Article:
The U.S. government only has a few operations around the porous border to prevent counterfeits from coming in. Probably the biggest program is Operation Chain Reaction which involves 16 agencies, ranging from Interpol (now headed by a Chinese national) to the U.S. Air force, in order to prevent counterfeit goods from entering the supply chain of the Department of Defense and other agencies (note: that excludes your house).
The problem is so big that even China has had enough. Both the Chinese Ministry of Commerce and the National People’s Congress Standing Committee carried out their own studies, spurred by quality hungry Chinese consumers. They found 40% of products ordered from online retailers are fakes. The Chinese government, like the U.S., has given stern warnings to e-retailer Alibaba for hosting businesses that sell fake goods online, as well as “staffers taking commercial bribes”, bullying competition, deleting negative product reviews and creating fake transactions.
In contrast, American e-commerce giant Amazon has taken to suing retailers peddling counterfeit products on its site.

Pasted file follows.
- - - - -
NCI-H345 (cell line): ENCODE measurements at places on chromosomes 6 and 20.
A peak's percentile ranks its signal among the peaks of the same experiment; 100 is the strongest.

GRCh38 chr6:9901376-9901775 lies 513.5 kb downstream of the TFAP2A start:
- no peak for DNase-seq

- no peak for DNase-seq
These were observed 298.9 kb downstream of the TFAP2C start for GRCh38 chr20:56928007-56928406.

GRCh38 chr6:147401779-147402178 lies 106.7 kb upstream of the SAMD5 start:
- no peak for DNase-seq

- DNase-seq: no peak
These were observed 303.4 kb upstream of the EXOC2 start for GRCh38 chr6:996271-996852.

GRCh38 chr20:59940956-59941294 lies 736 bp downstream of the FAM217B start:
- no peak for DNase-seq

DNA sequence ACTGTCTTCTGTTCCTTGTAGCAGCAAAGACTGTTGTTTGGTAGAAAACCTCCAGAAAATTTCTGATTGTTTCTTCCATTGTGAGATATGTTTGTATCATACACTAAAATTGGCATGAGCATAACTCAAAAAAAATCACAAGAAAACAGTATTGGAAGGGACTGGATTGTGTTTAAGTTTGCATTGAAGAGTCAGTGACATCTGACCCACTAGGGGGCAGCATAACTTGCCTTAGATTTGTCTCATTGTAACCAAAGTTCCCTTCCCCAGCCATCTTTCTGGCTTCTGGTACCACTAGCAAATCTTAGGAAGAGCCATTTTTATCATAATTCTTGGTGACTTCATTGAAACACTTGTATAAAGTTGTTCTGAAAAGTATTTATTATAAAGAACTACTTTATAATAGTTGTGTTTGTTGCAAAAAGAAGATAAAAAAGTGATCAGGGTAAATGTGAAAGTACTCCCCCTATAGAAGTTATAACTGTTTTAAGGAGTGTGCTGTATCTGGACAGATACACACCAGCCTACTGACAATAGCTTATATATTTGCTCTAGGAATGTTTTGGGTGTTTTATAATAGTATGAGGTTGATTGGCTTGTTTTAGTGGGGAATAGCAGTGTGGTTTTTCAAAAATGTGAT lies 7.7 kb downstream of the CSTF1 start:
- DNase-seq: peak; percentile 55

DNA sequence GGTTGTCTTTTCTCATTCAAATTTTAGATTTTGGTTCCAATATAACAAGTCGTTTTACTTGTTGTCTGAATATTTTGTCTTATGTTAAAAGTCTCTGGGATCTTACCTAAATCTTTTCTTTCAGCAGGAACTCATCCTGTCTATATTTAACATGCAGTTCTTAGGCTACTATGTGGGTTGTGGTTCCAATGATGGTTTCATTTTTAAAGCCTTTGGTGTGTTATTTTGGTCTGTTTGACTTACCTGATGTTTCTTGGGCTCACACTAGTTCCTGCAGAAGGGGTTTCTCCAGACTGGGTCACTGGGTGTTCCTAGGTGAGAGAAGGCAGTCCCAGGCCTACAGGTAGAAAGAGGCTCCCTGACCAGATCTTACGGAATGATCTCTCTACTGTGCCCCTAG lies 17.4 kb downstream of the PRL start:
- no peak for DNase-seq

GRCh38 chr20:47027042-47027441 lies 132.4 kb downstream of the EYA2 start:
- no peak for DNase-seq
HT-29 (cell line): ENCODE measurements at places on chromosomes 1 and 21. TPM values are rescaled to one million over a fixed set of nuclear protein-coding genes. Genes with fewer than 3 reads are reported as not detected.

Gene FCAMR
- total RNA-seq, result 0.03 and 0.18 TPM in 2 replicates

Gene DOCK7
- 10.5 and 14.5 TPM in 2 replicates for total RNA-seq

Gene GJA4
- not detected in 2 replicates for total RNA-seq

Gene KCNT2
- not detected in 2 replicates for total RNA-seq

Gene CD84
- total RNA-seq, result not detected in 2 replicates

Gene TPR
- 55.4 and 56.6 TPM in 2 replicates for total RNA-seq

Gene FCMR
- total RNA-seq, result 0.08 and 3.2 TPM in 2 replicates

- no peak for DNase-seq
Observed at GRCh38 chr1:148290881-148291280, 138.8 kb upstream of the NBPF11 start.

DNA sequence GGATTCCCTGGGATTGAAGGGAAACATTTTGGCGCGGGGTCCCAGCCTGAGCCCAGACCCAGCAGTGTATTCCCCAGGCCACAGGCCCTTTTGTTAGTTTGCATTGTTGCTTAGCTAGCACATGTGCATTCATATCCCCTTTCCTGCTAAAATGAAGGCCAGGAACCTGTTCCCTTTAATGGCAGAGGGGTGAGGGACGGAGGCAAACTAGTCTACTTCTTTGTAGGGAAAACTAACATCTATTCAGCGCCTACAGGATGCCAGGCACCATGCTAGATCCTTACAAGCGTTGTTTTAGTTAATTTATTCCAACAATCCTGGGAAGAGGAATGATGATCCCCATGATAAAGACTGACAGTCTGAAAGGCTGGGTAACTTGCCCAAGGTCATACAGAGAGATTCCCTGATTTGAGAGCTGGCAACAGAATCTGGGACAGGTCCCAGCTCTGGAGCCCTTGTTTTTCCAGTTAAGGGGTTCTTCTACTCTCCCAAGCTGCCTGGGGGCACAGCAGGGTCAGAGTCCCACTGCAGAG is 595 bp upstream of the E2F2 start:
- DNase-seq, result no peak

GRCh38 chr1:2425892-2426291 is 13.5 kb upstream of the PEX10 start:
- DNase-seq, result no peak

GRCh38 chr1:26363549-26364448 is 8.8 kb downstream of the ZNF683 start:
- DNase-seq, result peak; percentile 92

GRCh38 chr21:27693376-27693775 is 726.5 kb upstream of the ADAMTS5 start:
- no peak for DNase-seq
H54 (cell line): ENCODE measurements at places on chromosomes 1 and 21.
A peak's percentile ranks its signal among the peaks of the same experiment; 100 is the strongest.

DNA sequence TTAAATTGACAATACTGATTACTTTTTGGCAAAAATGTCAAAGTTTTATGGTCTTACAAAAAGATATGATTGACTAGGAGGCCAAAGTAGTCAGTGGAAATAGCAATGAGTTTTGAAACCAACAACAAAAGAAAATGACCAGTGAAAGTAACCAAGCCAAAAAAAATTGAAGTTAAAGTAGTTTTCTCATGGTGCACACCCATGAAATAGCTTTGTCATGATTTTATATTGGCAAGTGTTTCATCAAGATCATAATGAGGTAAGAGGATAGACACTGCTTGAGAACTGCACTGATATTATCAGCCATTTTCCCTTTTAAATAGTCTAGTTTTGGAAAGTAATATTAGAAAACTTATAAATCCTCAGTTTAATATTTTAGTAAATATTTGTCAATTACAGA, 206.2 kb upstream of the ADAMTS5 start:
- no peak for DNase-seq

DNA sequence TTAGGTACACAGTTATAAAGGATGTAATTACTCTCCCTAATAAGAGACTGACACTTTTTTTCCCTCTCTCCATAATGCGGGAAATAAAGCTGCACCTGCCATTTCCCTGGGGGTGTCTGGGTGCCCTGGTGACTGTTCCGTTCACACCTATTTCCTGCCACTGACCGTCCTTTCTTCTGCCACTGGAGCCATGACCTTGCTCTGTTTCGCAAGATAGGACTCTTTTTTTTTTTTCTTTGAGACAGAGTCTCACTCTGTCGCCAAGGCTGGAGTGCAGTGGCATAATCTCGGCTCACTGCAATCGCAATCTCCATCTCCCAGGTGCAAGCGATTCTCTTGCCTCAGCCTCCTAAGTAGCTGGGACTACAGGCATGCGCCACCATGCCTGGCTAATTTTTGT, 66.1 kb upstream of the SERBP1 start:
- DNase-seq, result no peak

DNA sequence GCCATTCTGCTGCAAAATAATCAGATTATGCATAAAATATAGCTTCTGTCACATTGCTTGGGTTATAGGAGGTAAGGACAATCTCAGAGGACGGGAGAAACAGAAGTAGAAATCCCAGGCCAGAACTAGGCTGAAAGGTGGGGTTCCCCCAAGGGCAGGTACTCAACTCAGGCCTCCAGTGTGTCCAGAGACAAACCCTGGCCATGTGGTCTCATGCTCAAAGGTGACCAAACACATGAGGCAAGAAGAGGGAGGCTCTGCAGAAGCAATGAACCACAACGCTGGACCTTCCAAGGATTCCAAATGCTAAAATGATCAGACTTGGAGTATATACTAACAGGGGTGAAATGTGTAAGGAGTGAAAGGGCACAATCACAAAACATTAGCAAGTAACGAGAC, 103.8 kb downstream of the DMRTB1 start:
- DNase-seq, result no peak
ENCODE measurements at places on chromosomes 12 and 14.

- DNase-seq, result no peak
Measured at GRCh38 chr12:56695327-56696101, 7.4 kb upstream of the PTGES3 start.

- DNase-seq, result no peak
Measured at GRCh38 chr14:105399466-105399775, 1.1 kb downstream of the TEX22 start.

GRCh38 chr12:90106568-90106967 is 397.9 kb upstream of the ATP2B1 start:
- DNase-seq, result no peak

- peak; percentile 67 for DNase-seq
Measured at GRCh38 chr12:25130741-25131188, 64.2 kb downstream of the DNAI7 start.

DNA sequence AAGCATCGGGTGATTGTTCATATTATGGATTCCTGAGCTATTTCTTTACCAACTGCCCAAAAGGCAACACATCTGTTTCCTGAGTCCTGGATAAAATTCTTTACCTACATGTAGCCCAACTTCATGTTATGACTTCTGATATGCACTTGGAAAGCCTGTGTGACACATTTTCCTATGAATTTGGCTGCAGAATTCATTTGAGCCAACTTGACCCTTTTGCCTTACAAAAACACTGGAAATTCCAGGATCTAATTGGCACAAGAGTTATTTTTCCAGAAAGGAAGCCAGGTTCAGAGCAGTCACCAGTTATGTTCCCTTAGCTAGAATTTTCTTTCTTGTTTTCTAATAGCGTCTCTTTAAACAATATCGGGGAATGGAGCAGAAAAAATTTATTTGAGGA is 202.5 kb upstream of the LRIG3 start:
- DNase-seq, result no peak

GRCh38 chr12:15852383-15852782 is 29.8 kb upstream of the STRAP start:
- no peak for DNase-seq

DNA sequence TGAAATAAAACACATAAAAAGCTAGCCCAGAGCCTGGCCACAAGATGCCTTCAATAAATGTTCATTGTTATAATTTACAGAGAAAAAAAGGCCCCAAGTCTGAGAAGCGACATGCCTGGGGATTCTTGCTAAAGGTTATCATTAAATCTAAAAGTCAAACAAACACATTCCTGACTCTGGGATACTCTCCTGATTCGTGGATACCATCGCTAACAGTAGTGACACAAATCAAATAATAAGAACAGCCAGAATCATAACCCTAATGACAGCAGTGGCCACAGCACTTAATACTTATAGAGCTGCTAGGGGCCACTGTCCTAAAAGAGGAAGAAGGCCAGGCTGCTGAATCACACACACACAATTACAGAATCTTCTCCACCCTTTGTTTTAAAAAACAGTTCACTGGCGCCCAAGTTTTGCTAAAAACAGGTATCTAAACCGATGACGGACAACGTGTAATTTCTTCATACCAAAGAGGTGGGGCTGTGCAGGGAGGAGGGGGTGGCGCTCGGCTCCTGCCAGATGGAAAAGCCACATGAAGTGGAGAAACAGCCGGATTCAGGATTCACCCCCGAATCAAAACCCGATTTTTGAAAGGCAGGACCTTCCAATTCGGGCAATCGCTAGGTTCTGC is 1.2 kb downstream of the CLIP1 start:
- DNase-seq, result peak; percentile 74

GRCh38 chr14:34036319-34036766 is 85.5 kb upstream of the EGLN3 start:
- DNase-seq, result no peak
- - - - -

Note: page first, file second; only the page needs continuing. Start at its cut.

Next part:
Why are we not doing more? This clearly is an area where both China and the U.S. would like to improve enforcement. Intellectual property rights are a global asset, it is a win-win for everybody when property is protected and innovation incentivized. Counterfeits are illegal, even in China. As long as U.S. products and brands are available on the black market, the economy, especially job growth and wages, is undermined. Usually mechanisms to define and enforce IP rights are articulated in trade agreements, and while TTIP and TPP included IP chapters they likely would not have helped on this issue. China was not at the table. Yet, China, is a focal point of Mr. Trump’s “7 Point Plan to Rebuild the American Economy by Fighting for Free Trade.” In his past life, CEO Trump proved himself to be a vigilant protector of his intellectual property rights, now as President Trump he must use the same vigilance to protect the U.S. economy.